The rock group Bon Jovi, inducted into the Rock and Roll Hall of Fame in 2018
Jon Bon Jovi hits the hot-button social issues of America in "2020", his 15th studio album - the coronavirus pandemic, race relations, and police violence - but he says he's asking questions, not taking sides.
"I say it's topical instead of political... that I don't take sides," he told Reuters TV. But he added: "I tried to consider myself a witness to history. And if I was just witnessing history, I could write down the facts and maybe I could pose a question. But that's where I wanted to leave it."
The rock group Bon Jovi, inducted into the Rock and Roll Hall of Fame in 2018, was formed in 1983 and remains one of the biggest acts in the U.S. music industry.
The band recorded the album in March of 2019 in Nashville, with plans to release it in May 2020. But it was postponed to Oct. 2 and two new songs were added, "Do What You Can," which features a masked Bon Jovi celebrating workers on the frontline of the pandemic, and "American Reckoning," about the death of George Floyd, a Black man, under the knee of a Minneapolis policeman.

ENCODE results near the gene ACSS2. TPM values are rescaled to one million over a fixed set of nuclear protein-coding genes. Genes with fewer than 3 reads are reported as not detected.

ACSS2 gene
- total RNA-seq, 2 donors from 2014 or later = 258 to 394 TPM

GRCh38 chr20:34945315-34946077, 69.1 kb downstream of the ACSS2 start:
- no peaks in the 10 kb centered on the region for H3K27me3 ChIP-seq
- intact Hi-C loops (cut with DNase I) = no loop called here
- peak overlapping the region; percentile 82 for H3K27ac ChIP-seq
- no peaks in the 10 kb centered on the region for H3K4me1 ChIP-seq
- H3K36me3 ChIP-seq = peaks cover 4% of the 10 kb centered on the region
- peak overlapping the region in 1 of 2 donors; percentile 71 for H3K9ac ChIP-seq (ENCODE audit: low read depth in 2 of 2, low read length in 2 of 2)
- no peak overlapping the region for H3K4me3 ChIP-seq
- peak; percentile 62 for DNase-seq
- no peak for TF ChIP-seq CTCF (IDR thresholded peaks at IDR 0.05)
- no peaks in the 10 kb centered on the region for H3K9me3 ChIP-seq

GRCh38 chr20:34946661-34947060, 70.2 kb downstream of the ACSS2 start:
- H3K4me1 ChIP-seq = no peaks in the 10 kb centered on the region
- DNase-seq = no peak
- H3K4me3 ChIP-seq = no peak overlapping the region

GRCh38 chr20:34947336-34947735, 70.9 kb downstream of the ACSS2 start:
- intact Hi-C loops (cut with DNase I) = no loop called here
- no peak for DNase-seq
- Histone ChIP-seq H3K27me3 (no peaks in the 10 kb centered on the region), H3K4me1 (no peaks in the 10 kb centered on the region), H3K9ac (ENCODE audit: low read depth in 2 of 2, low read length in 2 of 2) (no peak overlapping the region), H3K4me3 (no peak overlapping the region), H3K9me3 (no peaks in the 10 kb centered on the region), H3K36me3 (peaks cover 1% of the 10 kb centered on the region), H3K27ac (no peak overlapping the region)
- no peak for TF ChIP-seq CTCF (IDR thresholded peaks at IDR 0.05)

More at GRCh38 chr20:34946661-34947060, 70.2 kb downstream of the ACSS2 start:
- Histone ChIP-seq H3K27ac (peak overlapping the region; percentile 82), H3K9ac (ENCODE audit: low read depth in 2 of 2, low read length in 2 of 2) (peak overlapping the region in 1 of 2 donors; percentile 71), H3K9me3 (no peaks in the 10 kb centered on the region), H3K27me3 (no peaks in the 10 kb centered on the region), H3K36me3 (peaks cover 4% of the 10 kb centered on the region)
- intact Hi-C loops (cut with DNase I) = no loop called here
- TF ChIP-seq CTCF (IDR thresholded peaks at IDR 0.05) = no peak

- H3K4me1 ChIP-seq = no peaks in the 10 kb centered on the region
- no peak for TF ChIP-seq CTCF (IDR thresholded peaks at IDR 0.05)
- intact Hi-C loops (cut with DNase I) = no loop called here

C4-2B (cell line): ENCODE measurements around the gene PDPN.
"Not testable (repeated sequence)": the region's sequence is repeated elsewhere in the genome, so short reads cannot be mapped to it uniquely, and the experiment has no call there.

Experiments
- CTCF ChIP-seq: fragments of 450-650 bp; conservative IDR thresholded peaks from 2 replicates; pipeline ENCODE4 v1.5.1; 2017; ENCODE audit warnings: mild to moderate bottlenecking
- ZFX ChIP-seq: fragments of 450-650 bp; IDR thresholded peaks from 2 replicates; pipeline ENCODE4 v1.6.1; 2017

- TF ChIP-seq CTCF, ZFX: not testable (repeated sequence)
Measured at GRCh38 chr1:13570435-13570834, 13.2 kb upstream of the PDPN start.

The song "Brothers in Arms" nods to former NFL quarterback Colin Kaepernick, who sparked a national debate when he protested against racial injustice by kneeling as the US national anthem played before games.
Asked if he was concerned about backlash from singing about issues that have divided Americans, especially ahead of the Nov. 3 election, Bon Jovi said he was "aware" but not afraid.
"I've definitely opened myself up to criticism," he said.
"But there are moments in my day, to be honest with you, that I sit around and I think I'm afraid of what the reaction to the record is going to be and what are people going to think of me. And then there are hours in the day when I say, who cares? It matters that you speak. And that's what an artist is meant to do."